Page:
The "palace revolution" on October (1964) Plenum of the CPSU removed Nikita Khrushev, a party leader. This happened for the first time in 50-year history of the Communist Party.
November (1964) Plenum of the CPSU Central Commettee approved nomination of a number of leaders, who had played a noticeable role in those events: L.Brezhnev, the first secretary of the CPSU Central Committee, A.Kosygin, the chairman of the USSR Council of Ministers and M.Suslov, the Presidium of the Supreme Soviet member in charge of ideology.
The peculiarity of the party and state system of the USSR was that it was impossible to act without a clearly shaped leader. That place was occupied by Leonid Brezhnev. On XXIII CPSU Congress he was elected as General Secretary of the CPSU Central Committee (that post was called "First Secretary" before). He remained at that post up to his death in 1982. Yury Andropov followed him, then in 1984 Konstantin Chernenko came to power (died in March, 1985).
In early 70-s Brezhnev managed to gain a foothold, when, participating on most international conferences of the East and West, he occupied Alex Cosigin's place. By and by all the key posts were occupied by workers whom Brezhnev had known well enough on his activity in Moldavia and the Ukraine. The situation was controlled by means of well-known already in Stalin's period "personnel control level" that always enabled the party apparatus to reach their purpose.
In 1965-1970 the leadership carried out a rather vast replacement of local manpower, that had been administered to their posts in Khrutshev's time. That new personnel constituted the skeleton of all Brezhnev's administration, up to the 80-s.
For the first time in history that was a period of the party and state nomenklature's comparatively stabilised existence, without traditional mass comb-outs. That was a period of a high level of protection, when for the first time the nomenclature came close to practical owing power, managed to concentrate in their hands controls over the riches of the country.
All-in-all 1965-1984 was a period of a comparatively slow evolution of party and federal power foundations, within the borders of the current regime. This time is traditionally called "stagnation", or "stagnation period". As in former time, the Supreme Soviet was the ultimate federal body. It consisted of the Soviet of Union and the Soviet of Nationalities. Elections were to be once in five years; Sessions were gathered yearly.
The Council of Ministers was the ultimate executive body. In 1978 a Presidium appeared in the Council of Ministers, because of quantitative membership growth and complexity in management. In 1964 A.N.Kosygin was appointed the Chairman of the Soviet of Ministers. He remained there up to his death in 1980. Since 1980 through 1985 the post of the Chairman was occupied by N.Tikhonov.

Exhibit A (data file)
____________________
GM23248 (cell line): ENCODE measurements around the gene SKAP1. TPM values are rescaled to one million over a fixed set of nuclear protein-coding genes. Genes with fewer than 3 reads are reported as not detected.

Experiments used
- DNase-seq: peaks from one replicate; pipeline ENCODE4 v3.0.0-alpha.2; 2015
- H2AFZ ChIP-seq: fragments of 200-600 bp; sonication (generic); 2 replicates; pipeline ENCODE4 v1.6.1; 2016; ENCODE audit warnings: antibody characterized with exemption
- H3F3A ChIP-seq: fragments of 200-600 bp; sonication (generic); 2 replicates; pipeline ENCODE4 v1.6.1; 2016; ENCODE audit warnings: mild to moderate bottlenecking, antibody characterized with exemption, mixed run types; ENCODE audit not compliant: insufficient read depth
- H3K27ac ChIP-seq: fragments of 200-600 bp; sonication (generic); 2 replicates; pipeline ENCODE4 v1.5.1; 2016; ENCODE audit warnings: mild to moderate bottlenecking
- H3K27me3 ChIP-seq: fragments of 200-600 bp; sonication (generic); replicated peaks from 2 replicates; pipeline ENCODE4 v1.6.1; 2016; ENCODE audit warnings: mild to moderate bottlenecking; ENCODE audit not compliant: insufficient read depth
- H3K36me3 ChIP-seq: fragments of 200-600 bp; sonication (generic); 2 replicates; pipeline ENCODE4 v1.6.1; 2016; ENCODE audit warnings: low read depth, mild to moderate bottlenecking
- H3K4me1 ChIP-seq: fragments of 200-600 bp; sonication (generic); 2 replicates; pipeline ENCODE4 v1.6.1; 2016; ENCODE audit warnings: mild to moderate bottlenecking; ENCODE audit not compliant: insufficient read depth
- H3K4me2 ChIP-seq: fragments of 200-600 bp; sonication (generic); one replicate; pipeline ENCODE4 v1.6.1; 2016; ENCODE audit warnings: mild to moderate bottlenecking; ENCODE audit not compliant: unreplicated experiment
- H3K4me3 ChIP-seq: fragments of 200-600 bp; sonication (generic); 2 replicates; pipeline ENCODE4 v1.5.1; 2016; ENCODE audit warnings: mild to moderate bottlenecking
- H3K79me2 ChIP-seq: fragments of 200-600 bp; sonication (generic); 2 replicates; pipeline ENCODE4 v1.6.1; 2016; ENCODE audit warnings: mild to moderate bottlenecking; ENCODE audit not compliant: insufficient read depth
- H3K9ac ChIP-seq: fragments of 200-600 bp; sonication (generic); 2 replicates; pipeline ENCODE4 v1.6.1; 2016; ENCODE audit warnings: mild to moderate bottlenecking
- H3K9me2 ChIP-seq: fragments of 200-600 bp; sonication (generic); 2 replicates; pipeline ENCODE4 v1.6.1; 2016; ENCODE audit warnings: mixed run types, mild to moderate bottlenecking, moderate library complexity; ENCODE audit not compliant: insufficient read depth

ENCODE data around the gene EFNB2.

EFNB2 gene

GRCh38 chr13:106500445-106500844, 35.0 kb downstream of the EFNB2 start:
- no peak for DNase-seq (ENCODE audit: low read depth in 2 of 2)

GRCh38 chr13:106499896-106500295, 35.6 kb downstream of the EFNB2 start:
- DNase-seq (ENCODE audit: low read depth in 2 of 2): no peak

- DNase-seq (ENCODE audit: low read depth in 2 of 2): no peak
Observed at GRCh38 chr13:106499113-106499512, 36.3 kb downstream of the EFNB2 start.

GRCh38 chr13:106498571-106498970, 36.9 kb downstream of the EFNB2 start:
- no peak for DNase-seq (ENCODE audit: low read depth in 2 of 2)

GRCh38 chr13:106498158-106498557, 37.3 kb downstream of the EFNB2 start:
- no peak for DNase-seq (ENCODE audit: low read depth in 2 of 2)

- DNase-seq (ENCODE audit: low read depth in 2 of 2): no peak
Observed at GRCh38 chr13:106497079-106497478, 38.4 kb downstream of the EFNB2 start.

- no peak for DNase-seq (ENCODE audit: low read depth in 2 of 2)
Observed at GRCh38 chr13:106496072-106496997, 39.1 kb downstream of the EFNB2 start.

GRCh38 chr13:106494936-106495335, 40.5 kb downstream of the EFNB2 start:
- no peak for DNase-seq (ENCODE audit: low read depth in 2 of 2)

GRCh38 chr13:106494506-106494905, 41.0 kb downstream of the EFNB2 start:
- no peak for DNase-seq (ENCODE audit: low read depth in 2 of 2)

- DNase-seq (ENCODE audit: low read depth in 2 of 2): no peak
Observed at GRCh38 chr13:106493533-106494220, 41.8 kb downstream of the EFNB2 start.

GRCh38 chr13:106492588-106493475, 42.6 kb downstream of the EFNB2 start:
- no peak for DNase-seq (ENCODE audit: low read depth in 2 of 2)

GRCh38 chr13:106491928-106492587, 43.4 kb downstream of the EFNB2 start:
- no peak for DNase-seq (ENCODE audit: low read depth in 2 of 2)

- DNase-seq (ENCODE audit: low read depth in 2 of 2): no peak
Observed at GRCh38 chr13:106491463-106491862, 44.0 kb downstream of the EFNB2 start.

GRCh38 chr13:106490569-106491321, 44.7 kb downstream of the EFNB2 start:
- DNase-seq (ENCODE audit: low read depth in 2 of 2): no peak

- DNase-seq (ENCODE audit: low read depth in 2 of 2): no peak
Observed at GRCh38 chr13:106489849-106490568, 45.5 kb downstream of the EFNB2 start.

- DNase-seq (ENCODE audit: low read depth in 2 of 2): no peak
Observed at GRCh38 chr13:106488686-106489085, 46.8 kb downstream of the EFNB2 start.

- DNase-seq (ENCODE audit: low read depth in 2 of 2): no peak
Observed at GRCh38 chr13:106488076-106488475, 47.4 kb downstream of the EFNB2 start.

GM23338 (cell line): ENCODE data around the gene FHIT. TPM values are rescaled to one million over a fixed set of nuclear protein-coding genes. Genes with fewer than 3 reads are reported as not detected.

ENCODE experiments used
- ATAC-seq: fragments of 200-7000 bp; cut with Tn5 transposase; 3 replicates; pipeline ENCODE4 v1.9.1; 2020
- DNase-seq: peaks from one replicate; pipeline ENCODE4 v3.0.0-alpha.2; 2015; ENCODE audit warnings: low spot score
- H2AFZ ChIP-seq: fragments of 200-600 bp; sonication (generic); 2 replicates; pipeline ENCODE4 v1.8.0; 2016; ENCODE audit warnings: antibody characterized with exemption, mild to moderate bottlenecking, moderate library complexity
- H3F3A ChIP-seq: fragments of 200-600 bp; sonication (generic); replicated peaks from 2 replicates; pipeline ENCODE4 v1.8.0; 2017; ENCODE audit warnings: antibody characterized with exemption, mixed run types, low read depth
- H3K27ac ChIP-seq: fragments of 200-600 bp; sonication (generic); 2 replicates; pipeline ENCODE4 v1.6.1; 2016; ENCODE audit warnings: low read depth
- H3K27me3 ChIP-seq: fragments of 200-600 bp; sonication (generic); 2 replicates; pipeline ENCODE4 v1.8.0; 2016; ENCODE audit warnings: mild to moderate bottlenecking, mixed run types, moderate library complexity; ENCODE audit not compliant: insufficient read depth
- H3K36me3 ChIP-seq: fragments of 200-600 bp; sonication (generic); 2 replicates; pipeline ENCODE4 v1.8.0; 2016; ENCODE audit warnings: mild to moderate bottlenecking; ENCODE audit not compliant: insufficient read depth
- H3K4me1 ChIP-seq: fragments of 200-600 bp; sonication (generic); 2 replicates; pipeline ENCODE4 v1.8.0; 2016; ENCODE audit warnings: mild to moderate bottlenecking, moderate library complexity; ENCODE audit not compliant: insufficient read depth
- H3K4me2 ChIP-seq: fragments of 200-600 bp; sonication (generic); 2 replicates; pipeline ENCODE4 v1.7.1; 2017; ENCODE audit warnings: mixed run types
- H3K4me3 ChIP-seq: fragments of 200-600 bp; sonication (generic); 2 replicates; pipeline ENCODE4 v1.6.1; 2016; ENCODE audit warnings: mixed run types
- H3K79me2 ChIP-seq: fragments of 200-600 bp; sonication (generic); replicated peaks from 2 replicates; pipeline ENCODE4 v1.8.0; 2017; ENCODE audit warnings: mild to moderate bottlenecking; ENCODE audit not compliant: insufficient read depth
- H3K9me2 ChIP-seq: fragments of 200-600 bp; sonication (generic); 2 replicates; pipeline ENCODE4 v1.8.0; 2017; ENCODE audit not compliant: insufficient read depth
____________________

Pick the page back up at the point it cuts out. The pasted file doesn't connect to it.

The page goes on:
A speciality of the time: intensive swelling of the apparatus. New ministries and departments appeared almost each year. Due to the management apparatus overgrowth it became the most numerous one in the world (apart from China). By the mid-80-s 18 mln employees worked there, which was 1/7 of the whole able-to-work population of the USSR.
Problems connected with how to feed such a massive apparatus began to appear. After Brezhnev's death Yury Andropov came to power. He tried to make the bureaucratic apparatus more effective by means of barely structural changes, strengthening repressive organs, first of all KGB. He couldn't attain the purpose though, since the party and state apparatus didn't want to part with their benefits. Yury Andropov died in February, 1984. His comb-out operation remained unfinished.
Stabilisation of the main political and state institutions by the mid-70 had its reflection in new 1977 "Brezhnev's" Constitution of the USSR. In 1962 an constitutional commission was established. After Khrushev's removal soviet leadership rejected the idea of construction communism in the USSR by 1980. There appeared a new definition: "Well-developed socialism".
In article 6 of the 1977 Constitution monopolistic leading role of the CPSU was formally legalised. The CPSU was understood as "directing and managing force of the Soviet society". Promotion in any sphere was possible only providing the person had been an active CPSU member. This was the basic reason why in 1965-1985 the party quantitative membership grew like leavened dough.
In "stagnation" period four CPSU Congresses were held: XXIII, XXIV, XXV and XXVI ones.